I have come to understand a few things now. I survived the sometime wasted youth of my twenties and a shuffling through my thirties as I moved into the complexity of middle age. I made photographs of that time as part of the personal record. At 67, I inch closer to that doorway of the final trumpet call from the angel Gabriel. Some things have become clear to me in my time of visual engagement as a photographer. I started out as a serious student of the art of painting in pigment. Photography came to me with a different kind of brush and paint.

What is it that we dream in our brief illuminated time of consciousness? The realization and observation of possibility over a long period of time implies that the dead have beautiful dreams. I think of the death of my mother and what it meant to me. She was the subject of my very first photograph. I do not have the photograph. I have only the memory of her smile. That has been a good thing for me as I searched for beauty inside the visual framework of life.

Finding the point of connection with my dream-world and the actual reality I lived in seemed a distant impossibility for a while. I worked twenty-hour days for six years while learning my photographic craft and worked nights as a hospital orderly in a New York City hospital before stumbling into my first serious full-time photography job. It felt like a delayed dream that took me further away from reality and yet felt good at the time. The future was getting a little less clear but still full of possibility. The dreams were still in place.

Inherent beauty lives within the evolving arms of humanity. This beauty occasionally turns real at odd times in a photograph. Perhaps these collective images become a saving grace for the living. I find it difficult to see and remember these things because life gets in the way. I think about that sometimes in quiet moments of reflection and realize that I can live with that.


It started a long time ago when I was a child. It arrived with a few words from a popular song: “Let there be peace on earth and let it begin with me.” I took those words seriously and they continue to inform my point of view as an image-maker. Many years later while photographing in Africa those lines flashed back unexpectedly like an LSD flashback. The act of photographing reality has always been my drug. That reality becomes part of the dream.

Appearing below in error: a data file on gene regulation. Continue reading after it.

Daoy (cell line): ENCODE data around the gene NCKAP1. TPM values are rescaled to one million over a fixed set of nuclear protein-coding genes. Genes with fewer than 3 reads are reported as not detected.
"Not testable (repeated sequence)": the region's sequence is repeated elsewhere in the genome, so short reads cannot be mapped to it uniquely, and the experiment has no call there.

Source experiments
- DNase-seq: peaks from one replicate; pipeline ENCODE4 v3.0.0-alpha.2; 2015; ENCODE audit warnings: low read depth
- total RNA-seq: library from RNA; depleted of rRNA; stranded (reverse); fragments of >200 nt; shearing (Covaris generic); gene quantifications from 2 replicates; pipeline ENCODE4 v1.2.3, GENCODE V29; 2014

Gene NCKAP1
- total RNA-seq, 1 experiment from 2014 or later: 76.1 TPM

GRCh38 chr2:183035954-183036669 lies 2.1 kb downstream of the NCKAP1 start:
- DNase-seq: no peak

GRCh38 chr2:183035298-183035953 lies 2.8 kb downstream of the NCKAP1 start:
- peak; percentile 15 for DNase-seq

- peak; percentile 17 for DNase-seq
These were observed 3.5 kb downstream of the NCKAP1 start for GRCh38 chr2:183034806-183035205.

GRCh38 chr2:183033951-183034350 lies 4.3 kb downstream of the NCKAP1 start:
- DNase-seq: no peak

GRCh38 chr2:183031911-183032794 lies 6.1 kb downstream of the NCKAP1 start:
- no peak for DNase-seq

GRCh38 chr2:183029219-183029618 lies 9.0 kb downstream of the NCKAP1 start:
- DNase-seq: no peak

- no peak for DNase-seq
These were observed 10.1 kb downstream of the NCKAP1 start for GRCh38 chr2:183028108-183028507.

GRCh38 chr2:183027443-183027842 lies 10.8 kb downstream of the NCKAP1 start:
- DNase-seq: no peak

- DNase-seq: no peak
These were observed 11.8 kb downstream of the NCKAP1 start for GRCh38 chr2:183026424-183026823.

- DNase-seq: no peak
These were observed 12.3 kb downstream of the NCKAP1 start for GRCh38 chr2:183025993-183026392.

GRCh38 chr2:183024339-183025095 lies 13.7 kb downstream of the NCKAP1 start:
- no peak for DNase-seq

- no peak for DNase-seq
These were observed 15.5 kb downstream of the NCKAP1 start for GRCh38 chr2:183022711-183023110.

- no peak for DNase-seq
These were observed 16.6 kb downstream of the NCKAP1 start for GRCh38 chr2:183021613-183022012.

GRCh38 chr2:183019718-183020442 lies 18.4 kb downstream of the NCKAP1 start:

I believe the world is a complicated place. Once when I was on assignment with Paul Theroux in Africa, we had a long conversation about family. During the discussion, Paul said, “Do you realize that your father, who was born in the year 1900, was too young for World War I, too old for World War II, and yet went through some of the toughest times a black man could go through in the United States at that time?” Paul’s comment connected me with my father in a way that had not happened before. It propelled me to a new understanding of my father’s life. It’s an old story: the young think that they have it figured out, only to discover how little they actually know about their parents. It changes things in your life and perhaps it is what keeps you awake at night when you should be sleeping.

We hope for the beautiful dream deep within our private inner souls. Observation is the nexus between the life of the human species and the collateral imagery left behind by the occasional coherent photographer. My personal journey on this long road has been a meditation about what it means to be a human being, and I have tried to capture the complicated beauty and reality of life in a visual form. I started photographing early and the end-sight continues to evolve, not quite manageable, but dear to the heart in a clean-cut way.

Life moves on and work continues. I realize that I have learned much but at the same time I watch the ticking clock in despair. I learn from Father and Mother and from within my present day-to-day life - and the lessons continue. There is a limited explanation of why we are here, in my mind. The families of man, woman, and child are the reasons the dreams of the living are immortal and I keep listening, hoping and looking. I use my camera to freeze time and to make beautiful images that hopefully will find their way into my dreams to inspire the continuing movement within the circle. I continue the search and live and breathe and wonder at the beauty of it all.

Eli Reed, Paris, France, January 9, 2014

Eli Reed

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